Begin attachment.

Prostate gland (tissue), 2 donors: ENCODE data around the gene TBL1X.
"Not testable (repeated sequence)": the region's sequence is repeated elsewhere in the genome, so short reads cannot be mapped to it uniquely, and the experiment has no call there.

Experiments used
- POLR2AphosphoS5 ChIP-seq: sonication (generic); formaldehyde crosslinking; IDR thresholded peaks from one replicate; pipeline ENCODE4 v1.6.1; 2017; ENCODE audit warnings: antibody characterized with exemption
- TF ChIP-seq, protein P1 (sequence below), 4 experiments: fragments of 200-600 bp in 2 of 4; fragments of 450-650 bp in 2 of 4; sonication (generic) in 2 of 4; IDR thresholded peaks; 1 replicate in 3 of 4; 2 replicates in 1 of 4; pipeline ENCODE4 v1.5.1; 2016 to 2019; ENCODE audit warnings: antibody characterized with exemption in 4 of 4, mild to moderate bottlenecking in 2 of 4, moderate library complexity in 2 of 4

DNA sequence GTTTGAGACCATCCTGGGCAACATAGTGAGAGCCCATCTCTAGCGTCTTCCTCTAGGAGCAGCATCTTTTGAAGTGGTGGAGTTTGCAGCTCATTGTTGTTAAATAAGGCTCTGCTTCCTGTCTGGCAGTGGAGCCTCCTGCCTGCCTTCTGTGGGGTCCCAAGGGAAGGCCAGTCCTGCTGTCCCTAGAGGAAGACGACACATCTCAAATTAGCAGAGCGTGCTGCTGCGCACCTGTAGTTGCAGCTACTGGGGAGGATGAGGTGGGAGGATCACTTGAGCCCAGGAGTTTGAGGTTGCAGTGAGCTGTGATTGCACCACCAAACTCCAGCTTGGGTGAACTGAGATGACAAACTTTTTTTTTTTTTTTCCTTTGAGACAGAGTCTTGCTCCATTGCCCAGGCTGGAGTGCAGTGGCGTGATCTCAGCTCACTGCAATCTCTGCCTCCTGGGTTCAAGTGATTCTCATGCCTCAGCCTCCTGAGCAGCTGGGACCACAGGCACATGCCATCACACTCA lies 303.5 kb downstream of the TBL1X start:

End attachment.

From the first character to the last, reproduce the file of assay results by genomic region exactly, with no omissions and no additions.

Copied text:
Prostate gland (tissue), 2 donors: ENCODE data around the gene TBL1X.
"Not testable (repeated sequence)": the region's sequence is repeated elsewhere in the genome, so short reads cannot be mapped to it uniquely, and the experiment has no call there.

Experiments used
- POLR2AphosphoS5 ChIP-seq: sonication (generic); formaldehyde crosslinking; IDR thresholded peaks from one replicate; pipeline ENCODE4 v1.6.1; 2017; ENCODE audit warnings: antibody characterized with exemption
- TF ChIP-seq, protein P1 (sequence below), 4 experiments: fragments of 200-600 bp in 2 of 4; fragments of 450-650 bp in 2 of 4; sonication (generic) in 2 of 4; IDR thresholded peaks; 1 replicate in 3 of 4; 2 replicates in 1 of 4; pipeline ENCODE4 v1.5.1; 2016 to 2019; ENCODE audit warnings: antibody characterized with exemption in 4 of 4, mild to moderate bottlenecking in 2 of 4, moderate library complexity in 2 of 4

DNA sequence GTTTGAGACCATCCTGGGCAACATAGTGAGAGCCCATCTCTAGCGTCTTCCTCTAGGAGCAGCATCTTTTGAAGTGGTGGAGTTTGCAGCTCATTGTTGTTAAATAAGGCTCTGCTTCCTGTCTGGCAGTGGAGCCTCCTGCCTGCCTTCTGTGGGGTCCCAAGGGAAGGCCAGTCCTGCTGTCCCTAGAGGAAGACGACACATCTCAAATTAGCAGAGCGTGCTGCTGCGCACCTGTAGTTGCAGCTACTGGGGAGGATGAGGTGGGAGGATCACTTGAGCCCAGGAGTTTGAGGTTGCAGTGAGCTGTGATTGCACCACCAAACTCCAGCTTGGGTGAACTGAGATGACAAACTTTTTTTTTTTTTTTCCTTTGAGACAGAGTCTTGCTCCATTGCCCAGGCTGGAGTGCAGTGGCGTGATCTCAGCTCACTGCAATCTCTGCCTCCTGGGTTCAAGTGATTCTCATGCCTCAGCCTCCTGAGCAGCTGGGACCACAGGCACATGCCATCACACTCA lies 303.5 kb downstream of the TBL1X start: